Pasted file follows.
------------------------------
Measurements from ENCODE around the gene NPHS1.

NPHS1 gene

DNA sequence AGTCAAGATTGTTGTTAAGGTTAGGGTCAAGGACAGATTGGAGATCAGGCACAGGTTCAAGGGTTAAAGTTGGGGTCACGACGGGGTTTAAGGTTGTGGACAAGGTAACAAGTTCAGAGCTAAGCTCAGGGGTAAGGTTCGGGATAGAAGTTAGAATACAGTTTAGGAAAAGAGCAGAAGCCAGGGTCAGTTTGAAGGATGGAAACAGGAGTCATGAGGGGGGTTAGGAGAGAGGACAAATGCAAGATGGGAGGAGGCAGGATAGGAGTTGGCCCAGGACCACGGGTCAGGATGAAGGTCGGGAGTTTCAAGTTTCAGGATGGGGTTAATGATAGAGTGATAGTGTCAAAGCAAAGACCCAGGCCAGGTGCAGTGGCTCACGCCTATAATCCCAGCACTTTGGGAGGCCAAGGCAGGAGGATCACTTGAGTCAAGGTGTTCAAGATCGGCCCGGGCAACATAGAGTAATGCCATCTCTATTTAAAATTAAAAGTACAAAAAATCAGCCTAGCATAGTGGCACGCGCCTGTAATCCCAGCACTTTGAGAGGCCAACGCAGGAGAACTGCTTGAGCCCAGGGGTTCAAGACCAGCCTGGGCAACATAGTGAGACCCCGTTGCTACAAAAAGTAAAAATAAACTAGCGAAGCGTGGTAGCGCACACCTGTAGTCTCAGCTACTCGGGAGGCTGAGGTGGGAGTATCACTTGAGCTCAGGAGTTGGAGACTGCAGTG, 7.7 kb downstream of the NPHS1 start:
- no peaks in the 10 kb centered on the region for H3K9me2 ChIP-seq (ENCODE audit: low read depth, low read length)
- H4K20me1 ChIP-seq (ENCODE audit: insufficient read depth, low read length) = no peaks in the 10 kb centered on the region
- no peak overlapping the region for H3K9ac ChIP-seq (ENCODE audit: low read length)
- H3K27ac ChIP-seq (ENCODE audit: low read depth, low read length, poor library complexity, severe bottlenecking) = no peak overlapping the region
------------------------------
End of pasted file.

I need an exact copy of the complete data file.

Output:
Measurements from ENCODE around the gene NPHS1.

NPHS1 gene

DNA sequence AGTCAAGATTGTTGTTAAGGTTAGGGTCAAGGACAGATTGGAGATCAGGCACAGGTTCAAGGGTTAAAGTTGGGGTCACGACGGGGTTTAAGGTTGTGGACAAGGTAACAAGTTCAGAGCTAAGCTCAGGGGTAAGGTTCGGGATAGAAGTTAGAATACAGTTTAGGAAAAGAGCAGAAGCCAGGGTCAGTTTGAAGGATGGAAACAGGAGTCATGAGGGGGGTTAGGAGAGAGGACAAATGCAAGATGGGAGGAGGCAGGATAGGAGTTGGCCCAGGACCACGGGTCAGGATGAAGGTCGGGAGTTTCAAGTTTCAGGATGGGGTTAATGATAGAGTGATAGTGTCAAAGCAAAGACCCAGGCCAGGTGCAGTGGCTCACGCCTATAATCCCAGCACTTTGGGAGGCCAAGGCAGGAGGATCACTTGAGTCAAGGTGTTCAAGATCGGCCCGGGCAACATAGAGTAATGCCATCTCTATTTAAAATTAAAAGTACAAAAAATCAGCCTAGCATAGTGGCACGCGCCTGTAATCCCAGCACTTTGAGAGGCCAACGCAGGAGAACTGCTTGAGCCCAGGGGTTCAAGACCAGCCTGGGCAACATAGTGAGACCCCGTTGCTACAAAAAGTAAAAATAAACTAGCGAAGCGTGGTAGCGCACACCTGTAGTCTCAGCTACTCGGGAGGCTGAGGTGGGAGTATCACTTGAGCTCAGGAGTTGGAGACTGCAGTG, 7.7 kb downstream of the NPHS1 start:
- no peaks in the 10 kb centered on the region for H3K9me2 ChIP-seq (ENCODE audit: low read depth, low read length)
- H4K20me1 ChIP-seq (ENCODE audit: insufficient read depth, low read length) = no peaks in the 10 kb centered on the region
- no peak overlapping the region for H3K9ac ChIP-seq (ENCODE audit: low read length)
- H3K27ac ChIP-seq (ENCODE audit: low read depth, low read length, poor library complexity, severe bottlenecking) = no peak overlapping the region